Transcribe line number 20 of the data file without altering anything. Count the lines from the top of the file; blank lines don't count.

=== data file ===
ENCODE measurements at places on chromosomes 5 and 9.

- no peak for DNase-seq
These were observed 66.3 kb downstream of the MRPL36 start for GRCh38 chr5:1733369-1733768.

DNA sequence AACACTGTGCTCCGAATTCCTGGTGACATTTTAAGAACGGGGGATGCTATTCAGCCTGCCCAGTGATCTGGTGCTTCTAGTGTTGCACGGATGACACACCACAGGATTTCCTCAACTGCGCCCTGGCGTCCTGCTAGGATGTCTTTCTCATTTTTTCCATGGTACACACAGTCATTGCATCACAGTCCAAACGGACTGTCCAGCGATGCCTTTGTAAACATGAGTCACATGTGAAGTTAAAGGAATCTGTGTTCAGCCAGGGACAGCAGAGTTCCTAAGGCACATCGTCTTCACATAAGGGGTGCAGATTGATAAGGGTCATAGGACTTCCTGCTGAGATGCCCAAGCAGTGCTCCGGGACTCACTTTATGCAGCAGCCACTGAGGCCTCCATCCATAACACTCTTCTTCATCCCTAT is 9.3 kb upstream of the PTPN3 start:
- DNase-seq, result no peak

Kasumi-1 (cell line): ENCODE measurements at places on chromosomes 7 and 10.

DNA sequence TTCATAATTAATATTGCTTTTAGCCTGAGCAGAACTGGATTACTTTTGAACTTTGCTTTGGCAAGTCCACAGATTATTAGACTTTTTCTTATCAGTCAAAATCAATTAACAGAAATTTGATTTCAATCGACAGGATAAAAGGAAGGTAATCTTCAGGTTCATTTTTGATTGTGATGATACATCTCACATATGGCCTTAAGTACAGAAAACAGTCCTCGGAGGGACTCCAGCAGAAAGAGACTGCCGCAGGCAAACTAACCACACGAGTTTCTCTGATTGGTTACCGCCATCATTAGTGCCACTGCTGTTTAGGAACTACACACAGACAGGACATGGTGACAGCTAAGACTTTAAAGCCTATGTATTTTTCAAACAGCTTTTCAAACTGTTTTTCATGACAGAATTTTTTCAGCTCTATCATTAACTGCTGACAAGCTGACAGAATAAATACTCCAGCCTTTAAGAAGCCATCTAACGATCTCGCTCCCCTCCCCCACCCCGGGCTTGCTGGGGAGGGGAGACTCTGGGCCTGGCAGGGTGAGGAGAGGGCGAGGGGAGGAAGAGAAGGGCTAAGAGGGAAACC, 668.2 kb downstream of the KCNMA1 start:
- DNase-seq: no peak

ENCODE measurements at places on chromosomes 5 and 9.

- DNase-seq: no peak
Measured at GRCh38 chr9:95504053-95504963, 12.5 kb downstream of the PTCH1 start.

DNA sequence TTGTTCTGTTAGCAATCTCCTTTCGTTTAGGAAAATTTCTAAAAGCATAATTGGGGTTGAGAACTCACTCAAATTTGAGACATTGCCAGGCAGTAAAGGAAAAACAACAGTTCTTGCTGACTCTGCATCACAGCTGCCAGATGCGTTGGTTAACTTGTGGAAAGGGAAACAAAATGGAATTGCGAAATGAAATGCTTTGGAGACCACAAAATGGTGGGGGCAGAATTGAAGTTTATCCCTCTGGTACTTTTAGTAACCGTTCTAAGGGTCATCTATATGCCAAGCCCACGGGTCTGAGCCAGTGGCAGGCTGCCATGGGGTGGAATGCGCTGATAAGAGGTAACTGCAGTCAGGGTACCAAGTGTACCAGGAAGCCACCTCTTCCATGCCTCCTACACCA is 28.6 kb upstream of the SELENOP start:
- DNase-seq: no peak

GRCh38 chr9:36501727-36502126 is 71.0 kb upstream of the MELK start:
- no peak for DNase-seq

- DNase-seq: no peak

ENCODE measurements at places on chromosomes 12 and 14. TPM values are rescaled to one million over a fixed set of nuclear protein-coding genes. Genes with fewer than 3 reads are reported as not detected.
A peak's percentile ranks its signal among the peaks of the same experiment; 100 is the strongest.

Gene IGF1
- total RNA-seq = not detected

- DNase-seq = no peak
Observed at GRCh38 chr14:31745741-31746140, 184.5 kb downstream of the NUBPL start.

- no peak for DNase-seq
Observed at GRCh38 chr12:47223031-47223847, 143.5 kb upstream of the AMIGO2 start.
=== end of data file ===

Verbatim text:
- total RNA-seq = not detected